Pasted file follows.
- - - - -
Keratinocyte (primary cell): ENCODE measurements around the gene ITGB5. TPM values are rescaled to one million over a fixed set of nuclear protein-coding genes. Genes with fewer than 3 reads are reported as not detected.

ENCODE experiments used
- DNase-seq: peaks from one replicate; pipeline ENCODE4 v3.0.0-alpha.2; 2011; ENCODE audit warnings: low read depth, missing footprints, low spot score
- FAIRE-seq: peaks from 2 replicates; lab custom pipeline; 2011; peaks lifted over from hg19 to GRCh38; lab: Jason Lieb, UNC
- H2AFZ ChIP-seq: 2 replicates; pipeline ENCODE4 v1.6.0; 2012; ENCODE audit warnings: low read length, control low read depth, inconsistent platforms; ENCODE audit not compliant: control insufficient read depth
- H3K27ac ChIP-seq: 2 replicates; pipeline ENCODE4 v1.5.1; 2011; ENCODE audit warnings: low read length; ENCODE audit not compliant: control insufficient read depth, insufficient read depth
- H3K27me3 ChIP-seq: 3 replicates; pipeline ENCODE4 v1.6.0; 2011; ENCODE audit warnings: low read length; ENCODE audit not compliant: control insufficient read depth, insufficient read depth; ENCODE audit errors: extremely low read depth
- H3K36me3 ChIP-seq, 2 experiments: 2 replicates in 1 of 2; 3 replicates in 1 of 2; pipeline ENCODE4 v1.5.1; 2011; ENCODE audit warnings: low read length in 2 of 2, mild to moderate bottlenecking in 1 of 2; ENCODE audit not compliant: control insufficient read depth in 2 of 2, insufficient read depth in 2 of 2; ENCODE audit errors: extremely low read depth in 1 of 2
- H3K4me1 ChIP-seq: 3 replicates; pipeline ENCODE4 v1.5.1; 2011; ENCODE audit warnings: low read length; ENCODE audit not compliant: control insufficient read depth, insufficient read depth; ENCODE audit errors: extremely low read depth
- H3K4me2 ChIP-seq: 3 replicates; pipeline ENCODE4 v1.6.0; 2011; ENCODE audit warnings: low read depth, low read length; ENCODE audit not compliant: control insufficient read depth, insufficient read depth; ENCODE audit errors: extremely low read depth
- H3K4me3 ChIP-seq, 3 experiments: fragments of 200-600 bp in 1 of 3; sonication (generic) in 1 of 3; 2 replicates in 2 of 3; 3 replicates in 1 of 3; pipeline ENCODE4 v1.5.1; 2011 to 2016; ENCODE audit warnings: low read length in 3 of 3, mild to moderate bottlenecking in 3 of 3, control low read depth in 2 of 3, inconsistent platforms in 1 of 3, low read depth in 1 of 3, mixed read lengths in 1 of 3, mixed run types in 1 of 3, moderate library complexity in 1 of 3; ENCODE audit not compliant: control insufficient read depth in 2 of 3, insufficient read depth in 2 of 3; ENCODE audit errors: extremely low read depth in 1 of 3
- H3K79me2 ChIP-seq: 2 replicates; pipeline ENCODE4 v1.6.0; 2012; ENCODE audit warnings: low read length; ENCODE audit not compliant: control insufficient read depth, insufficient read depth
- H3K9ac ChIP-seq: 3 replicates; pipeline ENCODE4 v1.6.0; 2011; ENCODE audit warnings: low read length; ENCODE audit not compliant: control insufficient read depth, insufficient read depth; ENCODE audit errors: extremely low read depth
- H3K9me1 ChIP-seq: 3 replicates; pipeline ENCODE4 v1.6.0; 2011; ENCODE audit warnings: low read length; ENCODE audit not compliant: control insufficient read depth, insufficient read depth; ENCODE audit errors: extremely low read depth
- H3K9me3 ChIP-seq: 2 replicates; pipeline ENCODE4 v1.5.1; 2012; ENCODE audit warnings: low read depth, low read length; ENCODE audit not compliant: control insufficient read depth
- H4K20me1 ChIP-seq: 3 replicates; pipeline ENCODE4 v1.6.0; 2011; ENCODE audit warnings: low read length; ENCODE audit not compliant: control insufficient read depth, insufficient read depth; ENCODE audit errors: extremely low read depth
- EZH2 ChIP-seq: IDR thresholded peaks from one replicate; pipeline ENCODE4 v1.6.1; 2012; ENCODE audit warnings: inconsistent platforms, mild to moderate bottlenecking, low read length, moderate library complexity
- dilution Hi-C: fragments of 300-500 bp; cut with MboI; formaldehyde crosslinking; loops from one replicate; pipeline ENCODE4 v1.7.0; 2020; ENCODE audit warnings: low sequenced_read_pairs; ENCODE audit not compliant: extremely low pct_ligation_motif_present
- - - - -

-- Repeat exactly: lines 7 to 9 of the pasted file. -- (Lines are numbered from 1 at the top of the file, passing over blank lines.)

- H3K27me3 ChIP-seq: 3 replicates; pipeline ENCODE4 v1.6.0; 2011; ENCODE audit warnings: low read length; ENCODE audit not compliant: control insufficient read depth, insufficient read depth; ENCODE audit errors: extremely low read depth
- H3K36me3 ChIP-seq, 2 experiments: 2 replicates in 1 of 2; 3 replicates in 1 of 2; pipeline ENCODE4 v1.5.1; 2011; ENCODE audit warnings: low read length in 2 of 2, mild to moderate bottlenecking in 1 of 2; ENCODE audit not compliant: control insufficient read depth in 2 of 2, insufficient read depth in 2 of 2; ENCODE audit errors: extremely low read depth in 1 of 2
- H3K4me1 ChIP-seq: 3 replicates; pipeline ENCODE4 v1.5.1; 2011; ENCODE audit warnings: low read length; ENCODE audit not compliant: control insufficient read depth, insufficient read depth; ENCODE audit errors: extremely low read depth